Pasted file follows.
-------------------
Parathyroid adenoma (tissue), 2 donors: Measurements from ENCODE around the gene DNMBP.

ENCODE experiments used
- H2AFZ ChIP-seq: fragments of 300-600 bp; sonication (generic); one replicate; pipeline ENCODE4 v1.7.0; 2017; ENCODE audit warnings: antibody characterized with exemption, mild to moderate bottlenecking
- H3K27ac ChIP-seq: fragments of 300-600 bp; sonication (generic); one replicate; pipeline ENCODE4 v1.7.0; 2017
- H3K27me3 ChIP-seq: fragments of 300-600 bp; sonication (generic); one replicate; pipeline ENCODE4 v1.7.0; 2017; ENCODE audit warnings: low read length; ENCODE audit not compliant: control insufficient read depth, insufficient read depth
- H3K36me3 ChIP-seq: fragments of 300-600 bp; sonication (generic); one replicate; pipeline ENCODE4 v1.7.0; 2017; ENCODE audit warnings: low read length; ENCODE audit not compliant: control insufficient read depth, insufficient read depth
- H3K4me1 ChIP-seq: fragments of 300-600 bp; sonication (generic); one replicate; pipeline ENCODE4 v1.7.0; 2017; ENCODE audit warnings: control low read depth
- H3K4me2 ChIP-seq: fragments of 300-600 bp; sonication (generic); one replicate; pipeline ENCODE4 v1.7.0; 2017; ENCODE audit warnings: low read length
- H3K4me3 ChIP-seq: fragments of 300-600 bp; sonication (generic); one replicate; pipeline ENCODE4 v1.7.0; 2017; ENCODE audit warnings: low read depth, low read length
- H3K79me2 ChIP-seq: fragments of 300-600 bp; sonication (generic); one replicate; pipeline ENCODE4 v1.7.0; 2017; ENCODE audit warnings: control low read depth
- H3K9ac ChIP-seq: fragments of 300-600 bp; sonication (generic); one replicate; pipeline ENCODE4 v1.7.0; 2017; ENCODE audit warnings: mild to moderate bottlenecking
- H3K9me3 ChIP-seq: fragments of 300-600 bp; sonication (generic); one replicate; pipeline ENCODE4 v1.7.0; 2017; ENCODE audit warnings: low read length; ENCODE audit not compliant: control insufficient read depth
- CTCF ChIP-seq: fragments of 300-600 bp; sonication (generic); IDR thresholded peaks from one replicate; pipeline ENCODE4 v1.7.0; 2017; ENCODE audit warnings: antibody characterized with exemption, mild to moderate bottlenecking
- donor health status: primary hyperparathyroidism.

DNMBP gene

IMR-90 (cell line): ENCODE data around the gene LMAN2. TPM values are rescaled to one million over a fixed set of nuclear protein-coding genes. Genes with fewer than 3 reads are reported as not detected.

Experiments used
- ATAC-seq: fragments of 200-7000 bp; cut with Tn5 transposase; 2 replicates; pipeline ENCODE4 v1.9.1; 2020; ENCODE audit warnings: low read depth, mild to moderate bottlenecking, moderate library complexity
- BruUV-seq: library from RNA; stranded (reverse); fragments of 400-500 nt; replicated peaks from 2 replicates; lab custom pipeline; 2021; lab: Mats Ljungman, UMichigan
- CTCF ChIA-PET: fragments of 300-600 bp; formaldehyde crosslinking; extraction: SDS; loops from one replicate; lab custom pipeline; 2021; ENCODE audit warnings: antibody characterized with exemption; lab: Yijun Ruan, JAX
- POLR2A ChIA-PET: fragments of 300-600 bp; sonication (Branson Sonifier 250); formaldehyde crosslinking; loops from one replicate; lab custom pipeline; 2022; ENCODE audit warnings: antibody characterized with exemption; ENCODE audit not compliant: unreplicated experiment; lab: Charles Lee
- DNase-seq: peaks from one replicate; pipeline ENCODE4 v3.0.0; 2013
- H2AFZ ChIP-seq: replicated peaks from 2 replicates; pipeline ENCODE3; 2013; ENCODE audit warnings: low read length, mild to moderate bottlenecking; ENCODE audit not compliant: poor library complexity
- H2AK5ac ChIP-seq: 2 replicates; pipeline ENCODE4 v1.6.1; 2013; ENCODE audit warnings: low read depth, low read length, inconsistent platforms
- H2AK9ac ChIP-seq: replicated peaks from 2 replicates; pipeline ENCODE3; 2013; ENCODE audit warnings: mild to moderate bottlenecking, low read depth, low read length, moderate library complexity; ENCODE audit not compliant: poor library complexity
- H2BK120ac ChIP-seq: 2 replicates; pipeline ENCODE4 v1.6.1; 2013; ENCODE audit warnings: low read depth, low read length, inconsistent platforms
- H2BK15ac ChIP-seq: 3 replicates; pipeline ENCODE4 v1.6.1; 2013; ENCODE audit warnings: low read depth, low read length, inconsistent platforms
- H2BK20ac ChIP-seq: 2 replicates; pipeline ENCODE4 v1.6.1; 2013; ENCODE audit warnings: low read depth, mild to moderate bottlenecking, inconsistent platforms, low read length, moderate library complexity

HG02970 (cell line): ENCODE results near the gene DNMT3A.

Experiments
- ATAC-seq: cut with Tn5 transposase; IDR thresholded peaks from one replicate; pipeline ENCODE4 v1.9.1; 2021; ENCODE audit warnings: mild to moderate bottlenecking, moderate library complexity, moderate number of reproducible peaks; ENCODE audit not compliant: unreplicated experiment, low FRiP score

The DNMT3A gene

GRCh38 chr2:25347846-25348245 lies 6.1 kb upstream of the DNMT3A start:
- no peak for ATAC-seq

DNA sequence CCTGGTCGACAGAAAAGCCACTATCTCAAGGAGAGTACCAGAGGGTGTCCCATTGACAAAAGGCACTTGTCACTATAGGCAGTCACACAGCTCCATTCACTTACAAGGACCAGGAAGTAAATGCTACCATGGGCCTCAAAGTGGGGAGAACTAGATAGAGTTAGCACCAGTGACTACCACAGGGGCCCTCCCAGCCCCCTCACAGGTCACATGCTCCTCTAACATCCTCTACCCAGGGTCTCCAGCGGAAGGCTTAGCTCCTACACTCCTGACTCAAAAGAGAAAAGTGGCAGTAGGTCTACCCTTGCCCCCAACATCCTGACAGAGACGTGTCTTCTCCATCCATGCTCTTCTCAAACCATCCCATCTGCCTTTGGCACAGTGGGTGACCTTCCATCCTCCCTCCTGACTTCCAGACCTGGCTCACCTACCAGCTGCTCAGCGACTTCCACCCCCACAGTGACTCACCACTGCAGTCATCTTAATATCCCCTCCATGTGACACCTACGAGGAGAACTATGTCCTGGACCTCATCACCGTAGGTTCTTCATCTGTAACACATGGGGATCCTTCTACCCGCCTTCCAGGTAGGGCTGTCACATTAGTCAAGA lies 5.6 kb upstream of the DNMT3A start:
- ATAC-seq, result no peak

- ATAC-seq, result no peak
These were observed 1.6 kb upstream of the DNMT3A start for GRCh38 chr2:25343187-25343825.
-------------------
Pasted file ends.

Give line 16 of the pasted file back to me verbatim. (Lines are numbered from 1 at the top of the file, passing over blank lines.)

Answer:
IMR-90 (cell line): ENCODE data around the gene LMAN2. TPM values are rescaled to one million over a fixed set of nuclear protein-coding genes. Genes with fewer than 3 reads are reported as not detected.